But they did.

The song that got most up their nose was ‘When I’m Cleaning Windows.’

Pretending to be a window cleaner the song romps through the things a window cleaner sees. Honeymooners billing and cooing, a drunk so dehydrated he drank his bath, a woman who must surely be Madonna’s grandma ‘nearer 80 than 18.’ There isn’t a single swear-word or explicit sexual reference in the song. Not one. There never was in any of Formby’s stuff. He had more sense and the past is another country; they did things differently there. And he made people laugh. A lot.

Forty Years On

He managed it, churning out films and songs all of that time, because the audience was in on the joke. And it was a joke. Nothing he sang was even as risque as a Carry On film, although Sid James probably would have appreciated Formby hugely, I’d guess.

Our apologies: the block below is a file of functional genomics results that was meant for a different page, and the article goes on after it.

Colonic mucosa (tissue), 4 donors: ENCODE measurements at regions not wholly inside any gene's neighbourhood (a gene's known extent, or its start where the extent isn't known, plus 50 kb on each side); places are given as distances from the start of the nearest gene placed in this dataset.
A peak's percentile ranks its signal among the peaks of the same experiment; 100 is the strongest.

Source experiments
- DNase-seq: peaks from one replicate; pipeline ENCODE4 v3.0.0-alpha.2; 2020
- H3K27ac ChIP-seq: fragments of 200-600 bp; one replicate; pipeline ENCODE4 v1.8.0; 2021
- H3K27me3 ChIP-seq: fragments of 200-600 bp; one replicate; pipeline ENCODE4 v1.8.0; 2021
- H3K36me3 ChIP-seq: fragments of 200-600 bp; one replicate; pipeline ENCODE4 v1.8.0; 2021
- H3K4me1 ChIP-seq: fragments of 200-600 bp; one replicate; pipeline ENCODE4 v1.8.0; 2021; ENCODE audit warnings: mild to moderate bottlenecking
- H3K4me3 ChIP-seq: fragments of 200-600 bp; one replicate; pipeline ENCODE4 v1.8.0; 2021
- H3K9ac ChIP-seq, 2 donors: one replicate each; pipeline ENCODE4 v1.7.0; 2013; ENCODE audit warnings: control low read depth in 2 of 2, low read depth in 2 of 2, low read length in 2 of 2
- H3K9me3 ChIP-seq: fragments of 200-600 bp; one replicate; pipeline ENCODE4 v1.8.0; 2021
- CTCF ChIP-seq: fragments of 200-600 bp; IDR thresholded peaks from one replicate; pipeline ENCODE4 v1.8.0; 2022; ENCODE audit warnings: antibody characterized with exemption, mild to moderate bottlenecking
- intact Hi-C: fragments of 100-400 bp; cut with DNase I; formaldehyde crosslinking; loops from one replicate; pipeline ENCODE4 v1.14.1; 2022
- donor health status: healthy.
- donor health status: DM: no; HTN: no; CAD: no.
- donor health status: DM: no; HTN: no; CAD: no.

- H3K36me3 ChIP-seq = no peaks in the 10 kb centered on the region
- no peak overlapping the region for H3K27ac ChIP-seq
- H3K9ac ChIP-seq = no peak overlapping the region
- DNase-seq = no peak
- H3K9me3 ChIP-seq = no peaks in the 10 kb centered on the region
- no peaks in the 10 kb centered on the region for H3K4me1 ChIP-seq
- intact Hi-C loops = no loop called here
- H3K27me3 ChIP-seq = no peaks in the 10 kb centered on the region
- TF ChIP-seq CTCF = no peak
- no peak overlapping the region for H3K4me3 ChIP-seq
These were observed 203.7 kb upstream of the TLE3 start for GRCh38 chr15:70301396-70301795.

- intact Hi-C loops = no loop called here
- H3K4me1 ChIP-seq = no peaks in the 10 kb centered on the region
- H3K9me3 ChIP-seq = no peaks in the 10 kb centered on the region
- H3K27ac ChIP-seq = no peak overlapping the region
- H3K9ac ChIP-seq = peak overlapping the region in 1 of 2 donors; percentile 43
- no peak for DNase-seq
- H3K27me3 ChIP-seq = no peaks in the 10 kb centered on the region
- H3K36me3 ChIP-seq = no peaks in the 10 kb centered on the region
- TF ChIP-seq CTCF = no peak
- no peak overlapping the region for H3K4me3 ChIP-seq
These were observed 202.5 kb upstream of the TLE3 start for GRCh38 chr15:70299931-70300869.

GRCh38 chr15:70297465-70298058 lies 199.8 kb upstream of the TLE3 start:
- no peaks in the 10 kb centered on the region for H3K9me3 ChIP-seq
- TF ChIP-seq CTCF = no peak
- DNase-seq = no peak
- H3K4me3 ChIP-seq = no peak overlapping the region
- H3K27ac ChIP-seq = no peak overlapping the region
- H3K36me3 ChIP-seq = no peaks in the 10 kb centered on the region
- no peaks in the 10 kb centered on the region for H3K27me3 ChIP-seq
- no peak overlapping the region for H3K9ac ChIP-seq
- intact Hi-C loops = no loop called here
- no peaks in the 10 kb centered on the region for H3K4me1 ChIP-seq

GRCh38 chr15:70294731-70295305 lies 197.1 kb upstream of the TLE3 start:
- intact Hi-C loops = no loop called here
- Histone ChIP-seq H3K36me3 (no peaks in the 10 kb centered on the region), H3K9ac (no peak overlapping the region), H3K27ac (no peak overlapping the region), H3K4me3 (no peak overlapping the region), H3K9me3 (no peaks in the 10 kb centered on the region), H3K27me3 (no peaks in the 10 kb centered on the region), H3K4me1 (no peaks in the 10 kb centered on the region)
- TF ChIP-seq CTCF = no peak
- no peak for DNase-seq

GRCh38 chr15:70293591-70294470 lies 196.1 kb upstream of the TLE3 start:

So why the ban?

The Guardian, bless it and its teenage writers scribing Comment Is Free (or as close to free as anyone desperate for what they fondly beleive will be a start in serious journalism with out an Oxbridge education will settle for, £80 being the going rate last time I checked), though it was this verse that made the BBC go full Whitehouse:

Pyjamas lying side by side/Ladies nighties I have spied/I’ve often see what goes inside/When I’m cleaning windows.

They thought it was the ‘ladies nighties’ reference, thinking an oblique reference to nudity would do it. Given that there are references to flashing and proto-cougarism later in the song, I don’t think that’s it at all.